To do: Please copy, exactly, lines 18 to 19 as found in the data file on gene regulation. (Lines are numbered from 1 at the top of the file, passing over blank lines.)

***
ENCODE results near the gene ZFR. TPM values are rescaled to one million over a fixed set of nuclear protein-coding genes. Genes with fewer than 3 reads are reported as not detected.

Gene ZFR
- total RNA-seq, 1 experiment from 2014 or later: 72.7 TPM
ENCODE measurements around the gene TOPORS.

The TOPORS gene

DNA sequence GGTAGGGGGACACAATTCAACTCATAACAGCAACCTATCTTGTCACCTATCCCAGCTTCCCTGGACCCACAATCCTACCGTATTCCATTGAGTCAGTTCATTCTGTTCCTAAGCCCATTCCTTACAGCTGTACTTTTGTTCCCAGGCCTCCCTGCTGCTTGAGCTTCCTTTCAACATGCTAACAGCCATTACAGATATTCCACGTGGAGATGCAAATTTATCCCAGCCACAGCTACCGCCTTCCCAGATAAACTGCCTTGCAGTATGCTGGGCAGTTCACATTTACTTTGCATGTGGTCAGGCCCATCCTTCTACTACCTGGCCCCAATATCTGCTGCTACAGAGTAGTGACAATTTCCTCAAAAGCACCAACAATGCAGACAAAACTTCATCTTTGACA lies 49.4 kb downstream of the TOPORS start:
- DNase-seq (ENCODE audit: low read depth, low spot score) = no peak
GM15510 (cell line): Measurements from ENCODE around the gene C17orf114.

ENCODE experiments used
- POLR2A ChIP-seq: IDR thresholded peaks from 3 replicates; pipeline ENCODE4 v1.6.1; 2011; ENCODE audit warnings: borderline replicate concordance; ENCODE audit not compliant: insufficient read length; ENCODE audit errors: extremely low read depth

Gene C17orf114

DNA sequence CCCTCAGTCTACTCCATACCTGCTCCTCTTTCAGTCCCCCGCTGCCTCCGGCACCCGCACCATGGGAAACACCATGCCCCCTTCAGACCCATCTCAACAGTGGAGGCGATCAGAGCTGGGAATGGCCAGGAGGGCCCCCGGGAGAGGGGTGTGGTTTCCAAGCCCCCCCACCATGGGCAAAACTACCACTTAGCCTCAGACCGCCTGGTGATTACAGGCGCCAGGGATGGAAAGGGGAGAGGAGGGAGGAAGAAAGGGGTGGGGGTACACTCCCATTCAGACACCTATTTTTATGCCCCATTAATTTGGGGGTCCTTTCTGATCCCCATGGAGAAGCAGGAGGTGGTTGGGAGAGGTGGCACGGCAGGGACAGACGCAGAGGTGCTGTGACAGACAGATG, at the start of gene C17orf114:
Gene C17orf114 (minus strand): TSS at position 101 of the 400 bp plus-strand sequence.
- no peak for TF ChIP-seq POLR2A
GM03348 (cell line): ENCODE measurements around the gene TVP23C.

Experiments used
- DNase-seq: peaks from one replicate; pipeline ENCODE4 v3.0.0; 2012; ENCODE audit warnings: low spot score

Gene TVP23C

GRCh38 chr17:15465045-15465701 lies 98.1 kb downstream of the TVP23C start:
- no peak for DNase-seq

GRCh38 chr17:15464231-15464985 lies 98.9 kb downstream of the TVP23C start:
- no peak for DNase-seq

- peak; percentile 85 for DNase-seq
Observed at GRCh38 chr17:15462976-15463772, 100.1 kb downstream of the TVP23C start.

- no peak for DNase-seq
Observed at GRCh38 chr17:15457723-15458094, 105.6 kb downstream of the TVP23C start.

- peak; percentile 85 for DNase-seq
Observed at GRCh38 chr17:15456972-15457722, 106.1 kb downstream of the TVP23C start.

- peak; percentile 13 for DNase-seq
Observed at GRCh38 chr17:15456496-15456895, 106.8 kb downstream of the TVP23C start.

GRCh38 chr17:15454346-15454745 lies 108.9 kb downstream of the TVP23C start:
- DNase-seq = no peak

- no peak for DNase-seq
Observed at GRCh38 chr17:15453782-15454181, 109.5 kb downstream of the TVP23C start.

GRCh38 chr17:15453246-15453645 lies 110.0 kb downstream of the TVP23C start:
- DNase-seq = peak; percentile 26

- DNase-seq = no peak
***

Gene TVP23C

GRCh38 chr17:15465045-15465701 lies 98.1 kb downstream of the TVP23C start: